There would be a “more active posture by the left around the struggle for reforms. We need to erase this stereotype of the left that all we want to do is propagandise around the ‘strategic line issues’. The struggle for reforms can help us accumulate strength, further the political education of the people.”
He listed issues such as wages and conditions of labour, land reform and agrarian policy, the struggle for a limit on payments of the Philippines’ foreign debt each year, opposition to the austerity measures insisted upon by the IMF, and to proposed constitutional reforms which would give more power to the powerful business clans.
“We can have an influence in some of the mass organisations operating at a legal level. But they must develop their own dynamism; their policies and tactics must be worked out through their own structures and members”, said Forte. “This is a very important change.”
Forte made it clear that there would not now be an end to military activity in Manila. “The people must learn that they need not feel constrained by the formal structures allowed by the system. We will use our military strength to expose the most despotic, rotten and corrupt elements of the ruling class. And we will try to be more creative. There will be more arrests by our armed partisans who will release their prisoners after exposing their activities.”
“We will be expanding”, said Forte. “Our work in the women and student sectors will expand nationally. The people want basic change. When you move about you can feel their misery and their desire for change. They don’t need to be convinced about the revolution. Our problem is to give them hope that the revolution can succeed. We must provide the people with a viable alternative. That is what all these changes are aimed at.”
“The other side in this struggle on the left”, said Forte, “are tied to rigid and doctrinaire dogma. They are not real Marxists: they don’t begin their analysis from the real existing conditions. They are not revolutionary, they can’t adapt. They have only a fidelity to abstract principles.”
“And they work in a purely militarist framework”, Forte added. “Revolution is reduced to class hatred and war. The human aspect of the revolutionary movement is absent.”
Forte remained optimistic for the rest of the movement. “Even after 20 years of difficult struggle, you can see everywhere that the activist spirit is still alive.”
PHILIPPINES: Popoy Lagman assassinated
By Ben Reid
MANILA — The leader of the militant BMP trade union federation and prominent leftist, Filemon “Popoy” Lagman, was assassinated on February 6. Four gunmen opened fire while Lagman was visiting the Diliman campus of the University of the Philippines.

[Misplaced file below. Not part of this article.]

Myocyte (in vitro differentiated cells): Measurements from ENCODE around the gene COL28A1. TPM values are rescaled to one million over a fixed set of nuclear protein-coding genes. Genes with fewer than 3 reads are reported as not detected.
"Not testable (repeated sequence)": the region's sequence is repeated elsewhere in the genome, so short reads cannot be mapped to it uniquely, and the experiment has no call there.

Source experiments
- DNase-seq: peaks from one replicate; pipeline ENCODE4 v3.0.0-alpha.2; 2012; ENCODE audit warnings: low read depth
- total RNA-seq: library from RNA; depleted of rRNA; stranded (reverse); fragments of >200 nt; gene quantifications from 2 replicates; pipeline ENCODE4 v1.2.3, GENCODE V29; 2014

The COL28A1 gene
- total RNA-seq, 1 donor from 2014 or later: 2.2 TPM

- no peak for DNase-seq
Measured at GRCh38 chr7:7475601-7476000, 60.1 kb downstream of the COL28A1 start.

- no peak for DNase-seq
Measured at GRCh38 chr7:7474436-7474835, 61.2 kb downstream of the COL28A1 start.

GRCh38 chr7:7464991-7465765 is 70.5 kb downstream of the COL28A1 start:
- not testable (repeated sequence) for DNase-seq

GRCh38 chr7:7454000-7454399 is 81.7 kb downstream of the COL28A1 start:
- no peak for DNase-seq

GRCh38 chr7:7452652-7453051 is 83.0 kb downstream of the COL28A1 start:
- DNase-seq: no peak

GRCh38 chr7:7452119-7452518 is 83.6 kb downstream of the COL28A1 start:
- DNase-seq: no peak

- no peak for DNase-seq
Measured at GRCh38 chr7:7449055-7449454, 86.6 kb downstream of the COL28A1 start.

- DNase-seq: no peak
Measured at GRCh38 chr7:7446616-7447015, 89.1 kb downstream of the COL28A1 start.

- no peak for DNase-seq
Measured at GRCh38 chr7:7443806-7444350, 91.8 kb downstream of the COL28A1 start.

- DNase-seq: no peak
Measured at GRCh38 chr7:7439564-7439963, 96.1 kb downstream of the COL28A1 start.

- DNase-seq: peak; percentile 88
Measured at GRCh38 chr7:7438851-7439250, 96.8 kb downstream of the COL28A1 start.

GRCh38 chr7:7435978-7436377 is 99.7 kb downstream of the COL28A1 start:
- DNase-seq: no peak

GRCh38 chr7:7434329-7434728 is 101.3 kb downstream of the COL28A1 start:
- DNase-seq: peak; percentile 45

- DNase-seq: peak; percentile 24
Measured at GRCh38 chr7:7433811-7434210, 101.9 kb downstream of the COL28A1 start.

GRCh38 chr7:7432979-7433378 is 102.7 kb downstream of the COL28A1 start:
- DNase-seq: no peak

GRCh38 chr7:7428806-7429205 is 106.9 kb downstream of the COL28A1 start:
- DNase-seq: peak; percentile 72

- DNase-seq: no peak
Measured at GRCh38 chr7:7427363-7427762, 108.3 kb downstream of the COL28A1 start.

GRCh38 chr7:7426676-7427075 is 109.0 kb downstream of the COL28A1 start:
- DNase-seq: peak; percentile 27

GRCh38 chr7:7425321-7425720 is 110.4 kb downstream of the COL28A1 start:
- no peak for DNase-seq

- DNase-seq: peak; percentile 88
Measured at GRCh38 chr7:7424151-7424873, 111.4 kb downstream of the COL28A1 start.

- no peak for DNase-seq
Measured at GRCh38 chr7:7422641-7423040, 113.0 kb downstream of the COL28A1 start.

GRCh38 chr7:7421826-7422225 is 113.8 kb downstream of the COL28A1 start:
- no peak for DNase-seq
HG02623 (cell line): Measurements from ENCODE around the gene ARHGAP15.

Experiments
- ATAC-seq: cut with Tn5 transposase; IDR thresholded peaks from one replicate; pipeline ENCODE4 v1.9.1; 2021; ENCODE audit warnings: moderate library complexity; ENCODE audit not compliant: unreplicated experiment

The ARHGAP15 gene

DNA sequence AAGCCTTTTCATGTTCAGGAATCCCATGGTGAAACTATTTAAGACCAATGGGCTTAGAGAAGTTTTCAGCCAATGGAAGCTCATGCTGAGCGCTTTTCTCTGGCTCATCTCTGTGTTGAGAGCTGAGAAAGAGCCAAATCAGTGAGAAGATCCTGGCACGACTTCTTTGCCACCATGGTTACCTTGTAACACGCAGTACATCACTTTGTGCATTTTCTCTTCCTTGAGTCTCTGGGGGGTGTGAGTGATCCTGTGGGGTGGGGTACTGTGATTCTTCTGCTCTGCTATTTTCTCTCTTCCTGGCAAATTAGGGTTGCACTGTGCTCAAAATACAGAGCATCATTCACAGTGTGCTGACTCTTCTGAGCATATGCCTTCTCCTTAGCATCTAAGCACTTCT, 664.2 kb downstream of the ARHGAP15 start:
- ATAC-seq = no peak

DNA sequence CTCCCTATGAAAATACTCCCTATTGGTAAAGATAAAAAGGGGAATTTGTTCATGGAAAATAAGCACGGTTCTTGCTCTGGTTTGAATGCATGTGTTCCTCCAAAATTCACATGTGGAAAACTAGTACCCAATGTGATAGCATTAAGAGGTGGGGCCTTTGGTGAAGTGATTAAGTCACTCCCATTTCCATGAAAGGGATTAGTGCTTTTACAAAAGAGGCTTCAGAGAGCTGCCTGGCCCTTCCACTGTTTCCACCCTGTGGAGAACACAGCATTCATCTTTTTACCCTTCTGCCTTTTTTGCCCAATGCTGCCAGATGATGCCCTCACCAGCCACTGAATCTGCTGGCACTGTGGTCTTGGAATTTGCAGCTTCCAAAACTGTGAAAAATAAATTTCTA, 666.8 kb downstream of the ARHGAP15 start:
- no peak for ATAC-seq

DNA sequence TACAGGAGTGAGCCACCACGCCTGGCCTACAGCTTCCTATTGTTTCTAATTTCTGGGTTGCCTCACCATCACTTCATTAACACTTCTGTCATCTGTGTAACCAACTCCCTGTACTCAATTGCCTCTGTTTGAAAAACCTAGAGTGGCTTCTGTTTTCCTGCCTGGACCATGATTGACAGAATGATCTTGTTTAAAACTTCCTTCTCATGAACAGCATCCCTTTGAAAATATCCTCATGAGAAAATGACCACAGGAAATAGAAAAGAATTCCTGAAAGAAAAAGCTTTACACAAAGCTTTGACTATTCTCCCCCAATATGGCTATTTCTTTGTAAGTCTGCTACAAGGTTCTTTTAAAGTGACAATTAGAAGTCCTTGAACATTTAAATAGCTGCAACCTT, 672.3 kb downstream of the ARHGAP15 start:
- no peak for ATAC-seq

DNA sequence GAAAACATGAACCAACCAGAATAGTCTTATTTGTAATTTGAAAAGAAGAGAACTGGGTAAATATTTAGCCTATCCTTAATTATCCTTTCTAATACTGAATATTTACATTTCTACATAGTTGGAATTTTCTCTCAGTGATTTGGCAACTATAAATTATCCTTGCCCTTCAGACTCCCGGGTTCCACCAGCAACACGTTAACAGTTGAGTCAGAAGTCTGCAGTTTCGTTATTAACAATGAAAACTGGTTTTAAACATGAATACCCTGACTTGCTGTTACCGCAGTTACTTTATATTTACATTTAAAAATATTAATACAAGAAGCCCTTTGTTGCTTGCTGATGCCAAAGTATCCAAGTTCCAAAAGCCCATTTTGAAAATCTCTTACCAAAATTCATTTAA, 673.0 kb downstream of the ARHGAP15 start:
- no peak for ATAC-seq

Happening just weeks after the fall of President Joseph Estrada, it is the first political assassination to occur under the new regime of Gloria Macapagal Arroyo and signals the possible beginning of a campaign of terror targeting the country’s leftist movement.
Many suspect that a rightist faction of the military loyal to the ousted president Joseph Estrada was behind the killing, with the intention of destabilising Arroyo’s government and sowing intrigue among the competing armed factions of the left. The assassins have not yet been apprehended, although two suspects have been identified.
Lagman was a long-time leader of the country’s revolutionary movement. Joining the underground Communist Party of the Philippines in the 1970s and rising to become the head of its metro Manila unit, he played a central part in the movement against the dictatorship of Ferdinand Marcos.
When the urban-based strategy of Lagman and other Manila party leaders came into conflict with the dogmatic pronouncements of CPP chairperson Jose Maria Sison, the entire metro Manila unit split from the party and turned its attention to the urban mass movement. The BMP, with Lagman at its head, was formed in 1995, as part of the Sanlakas federation of mass organisations.
While the BMP and Sanlakas have since undergone a series of sometimes acrimonious splits, Lagman was still widely regarded as a revolutionary leader of considerable stature.
The assassination was made to appear the work of rival left factions, an impression possibly aided by Sison who publicly implicated other leftists in Lagman’s slaying. The CPP chairperson refused to express even a modicum of sympathy or solidarity in his public statements.
Most on the left, however, condemned the killing of the veteran leader. Liddy Napcil-Alandjro of the Anti-Trapo Movement, a coalition which groups many left organisations opposed to Estrada, stated she was “outraged by the cruelty of this act”.
“His death appears to follow the pattern that occurred after the anti-Marcos revolt”, she said. “Right-wing military groups stepped up terror and repression against the left as a way of destabilising the new regime and in this instance sowing intrigue within the progressive movement.”
Sonny Melencio of the Socialist Party of Labour agreed: “Popoy remained a political militant and his assassination is an attack on the whole progressive movement.”
“While it may be prejudging the situation, it appears to be part of a destabilisation campaign aimed at the current administration of Gloria Macapagal Arroyo by pro-Estrada loyalists. It demonstrates the instability and hollowness of democracy in the Philippines.”
“It is really only the military that had the capacity to carry out an assassination such as this. It follows the pattern of the December 31 bombing that was attributed to the Islamic rebels in Mindanao. We have very low expectations that justice will be done.”
Wilson Fortoleza, the spokesperson for Sanlakas, stated “Ka Popoy was not only the leader of the most militant labour union organisation but a true-blooded revolutionary and socialist. So he had a lot of enemies: the state, the capitalists and rivals within the leftist movement. He earned a lot of enemies, but also a lot of friends.”
“We are not pointing our fingers at any group at this time. What is certain is that this act was a politically motivated attack against the enemies of the ruling class.”